As it turned out, I didn’t make it to the dump that day, for no particular reason. But the delay proved prophetic. Within three days I came to realize that what I really needed in life, more than anything else in the world, was a few yards of scrap vinyl flooring. The revelation was both inevitable and haunting. I was reminded of that shaking fist.
It turned out that what I’d known since childhood was actually correct. Waste nothing. And this was my redemption: I needed new covers for the buckets I hang on maple trees when I make maple syrup in late winter. Exactly three days after heaving the roll into my truck, the maple-sugar season began when I walked out into the woods and drilled a hole in one of the trees on my property.
For those of us who spend the last weeks of late winter collecting maple sap and boiling it down into syrup, the equipment we use—most of it homemade—is constantly being tinkered with and upgraded. We sap-boilers experiment with endless versions of effort-saving tricks for extracting with perfection the many gallons of sap we need and reducing it to its essence.
Stop by the coffee shops in maple country and you’ll discover the subject of boiling and filtering maple sap is compelling oratory wherever we gather. You’ll hear what matters to us. The precise way we hang buckets, the proper filtering of the raw sap, the angle of the dilled hole—all are potential game-changers, in theory, to the maple syrup producer.
Still, after years of syrup-making, despite all of my experimentation, I had one, nagging problem: I had yet to create the perfect, rain-proof cover for my buckets. Stiff metal lids clattered in the wind. Neighbors might hear. Standard bucket covers didn’t fit properly over the tap. The quest frustrated me each winter.
But Murphy’s Law ended it. I retrieved from my truck the recently condemned roll of flooring. I cut it into measured squares, and soon I had created the perfect, flexible cover for my sap buckets. The natural weight and flexibility was perfect. A simple wire held it in place.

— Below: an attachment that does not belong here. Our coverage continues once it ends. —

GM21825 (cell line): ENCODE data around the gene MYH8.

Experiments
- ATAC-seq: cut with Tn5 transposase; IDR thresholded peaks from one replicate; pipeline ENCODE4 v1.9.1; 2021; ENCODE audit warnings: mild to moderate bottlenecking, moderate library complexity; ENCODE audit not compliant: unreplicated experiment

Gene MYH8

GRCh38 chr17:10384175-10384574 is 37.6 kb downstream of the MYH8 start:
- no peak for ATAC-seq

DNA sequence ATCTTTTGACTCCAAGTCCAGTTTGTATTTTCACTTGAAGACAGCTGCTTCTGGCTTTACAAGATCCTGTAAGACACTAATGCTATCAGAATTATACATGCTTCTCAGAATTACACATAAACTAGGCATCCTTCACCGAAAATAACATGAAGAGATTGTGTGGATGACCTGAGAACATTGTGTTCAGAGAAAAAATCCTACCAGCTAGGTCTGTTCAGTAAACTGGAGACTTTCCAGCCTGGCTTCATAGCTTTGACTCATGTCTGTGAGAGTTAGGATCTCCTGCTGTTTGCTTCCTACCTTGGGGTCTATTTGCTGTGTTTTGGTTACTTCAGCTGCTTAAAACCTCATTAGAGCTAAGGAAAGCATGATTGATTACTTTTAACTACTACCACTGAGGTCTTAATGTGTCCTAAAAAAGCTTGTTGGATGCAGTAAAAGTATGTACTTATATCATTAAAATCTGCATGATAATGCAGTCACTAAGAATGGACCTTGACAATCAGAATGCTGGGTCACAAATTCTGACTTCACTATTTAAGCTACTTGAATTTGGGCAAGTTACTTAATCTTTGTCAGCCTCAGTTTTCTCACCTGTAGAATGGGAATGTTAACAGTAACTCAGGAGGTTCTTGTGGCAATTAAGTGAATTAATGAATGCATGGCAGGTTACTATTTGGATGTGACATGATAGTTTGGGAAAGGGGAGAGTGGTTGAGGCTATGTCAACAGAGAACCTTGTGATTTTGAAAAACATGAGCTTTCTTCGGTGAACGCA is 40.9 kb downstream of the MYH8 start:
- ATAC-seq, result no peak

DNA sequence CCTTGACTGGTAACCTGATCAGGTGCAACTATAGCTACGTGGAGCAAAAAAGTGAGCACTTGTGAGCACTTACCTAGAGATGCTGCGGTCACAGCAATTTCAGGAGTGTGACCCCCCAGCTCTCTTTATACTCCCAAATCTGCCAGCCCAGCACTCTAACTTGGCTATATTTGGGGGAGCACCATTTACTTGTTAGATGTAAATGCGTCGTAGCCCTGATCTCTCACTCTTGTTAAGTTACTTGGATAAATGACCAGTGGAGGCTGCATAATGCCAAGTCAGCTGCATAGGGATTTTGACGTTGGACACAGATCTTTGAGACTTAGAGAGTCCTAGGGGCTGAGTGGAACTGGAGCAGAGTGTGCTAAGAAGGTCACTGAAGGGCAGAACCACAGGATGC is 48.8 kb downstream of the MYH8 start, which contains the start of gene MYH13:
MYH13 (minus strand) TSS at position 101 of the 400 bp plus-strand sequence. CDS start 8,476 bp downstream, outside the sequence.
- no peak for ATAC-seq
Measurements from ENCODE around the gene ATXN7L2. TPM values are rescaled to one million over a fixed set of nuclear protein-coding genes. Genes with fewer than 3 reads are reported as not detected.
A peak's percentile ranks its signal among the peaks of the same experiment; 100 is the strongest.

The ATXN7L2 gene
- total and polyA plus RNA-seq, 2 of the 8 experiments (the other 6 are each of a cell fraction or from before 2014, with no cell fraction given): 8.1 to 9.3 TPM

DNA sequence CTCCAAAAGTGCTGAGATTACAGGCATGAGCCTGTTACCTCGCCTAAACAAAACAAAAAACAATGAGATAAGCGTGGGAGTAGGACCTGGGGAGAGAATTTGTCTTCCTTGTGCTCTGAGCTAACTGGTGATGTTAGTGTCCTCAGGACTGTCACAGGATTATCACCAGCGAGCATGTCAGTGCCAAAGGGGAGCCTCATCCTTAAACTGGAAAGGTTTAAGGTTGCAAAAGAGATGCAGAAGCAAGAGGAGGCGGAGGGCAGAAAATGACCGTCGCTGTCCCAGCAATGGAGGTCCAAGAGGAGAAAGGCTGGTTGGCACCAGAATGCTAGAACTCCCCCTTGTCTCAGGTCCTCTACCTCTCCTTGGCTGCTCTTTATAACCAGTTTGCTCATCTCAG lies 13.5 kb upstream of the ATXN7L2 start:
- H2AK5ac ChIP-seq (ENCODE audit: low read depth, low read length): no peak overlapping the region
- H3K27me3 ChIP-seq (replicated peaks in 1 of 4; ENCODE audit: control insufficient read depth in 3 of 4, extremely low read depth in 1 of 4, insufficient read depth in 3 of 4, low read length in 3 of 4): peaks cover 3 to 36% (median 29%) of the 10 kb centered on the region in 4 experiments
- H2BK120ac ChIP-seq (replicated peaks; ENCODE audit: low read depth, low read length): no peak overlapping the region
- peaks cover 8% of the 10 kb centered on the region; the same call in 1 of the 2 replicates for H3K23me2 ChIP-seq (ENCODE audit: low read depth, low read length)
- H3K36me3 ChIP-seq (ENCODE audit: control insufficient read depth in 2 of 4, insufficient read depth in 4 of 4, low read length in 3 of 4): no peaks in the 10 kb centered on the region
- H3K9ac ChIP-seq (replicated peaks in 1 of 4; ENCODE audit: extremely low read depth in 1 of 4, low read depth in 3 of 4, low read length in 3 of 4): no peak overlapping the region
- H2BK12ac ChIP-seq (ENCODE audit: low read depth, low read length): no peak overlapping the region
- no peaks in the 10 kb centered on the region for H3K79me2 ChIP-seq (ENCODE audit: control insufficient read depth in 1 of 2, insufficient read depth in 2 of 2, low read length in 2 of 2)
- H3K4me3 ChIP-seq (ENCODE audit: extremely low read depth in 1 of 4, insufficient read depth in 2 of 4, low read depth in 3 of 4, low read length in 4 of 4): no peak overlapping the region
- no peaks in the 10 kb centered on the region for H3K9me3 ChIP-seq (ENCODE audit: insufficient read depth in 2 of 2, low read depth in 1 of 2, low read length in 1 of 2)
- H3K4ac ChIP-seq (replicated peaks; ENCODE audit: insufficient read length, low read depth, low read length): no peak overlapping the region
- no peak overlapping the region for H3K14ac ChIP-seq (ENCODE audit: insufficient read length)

It seemed a miraculous cure. Like all near-dump experiences, the flooring was saved and redeemed with much ceremony and satisfaction. The thing about saving things we might never use is that, deep down, we know we’re not crazy. Time will always vindicate our frugal behavior, even if we’re dead when it finally happens. And it’s perfectly natural we should all want to save for that future we might never experience ourselves, a future our descendants will see.
I am convinced those of us who appreciate nature are natural conservationists of all things. Those of us who save short rolls of vinyl flooring and coffee cans with three lug nuts know there is a perfectly good reason why we are saving. Others may mock us. But there is true grace in saving. As conservationists, we save the last of something because we know it must be worth saving—even if there appears to be no arguable point in saving it.
This saving instinct is as natural as anything we do, and so we must keep it alive, salvaging from oblivion things we have at our disposal today. People will be glad for it someday, we sense, because the future needs our good history. And so the lessons of my grandparents, lessons taught from the reality of their hard experiences, remain today as much a part of my life as ever. I will continue to save what I know must be saved, defiant against those who would dismiss their value, because someday there will be that saving redemption. And no amount of conservation has ever saved that which has already been lost.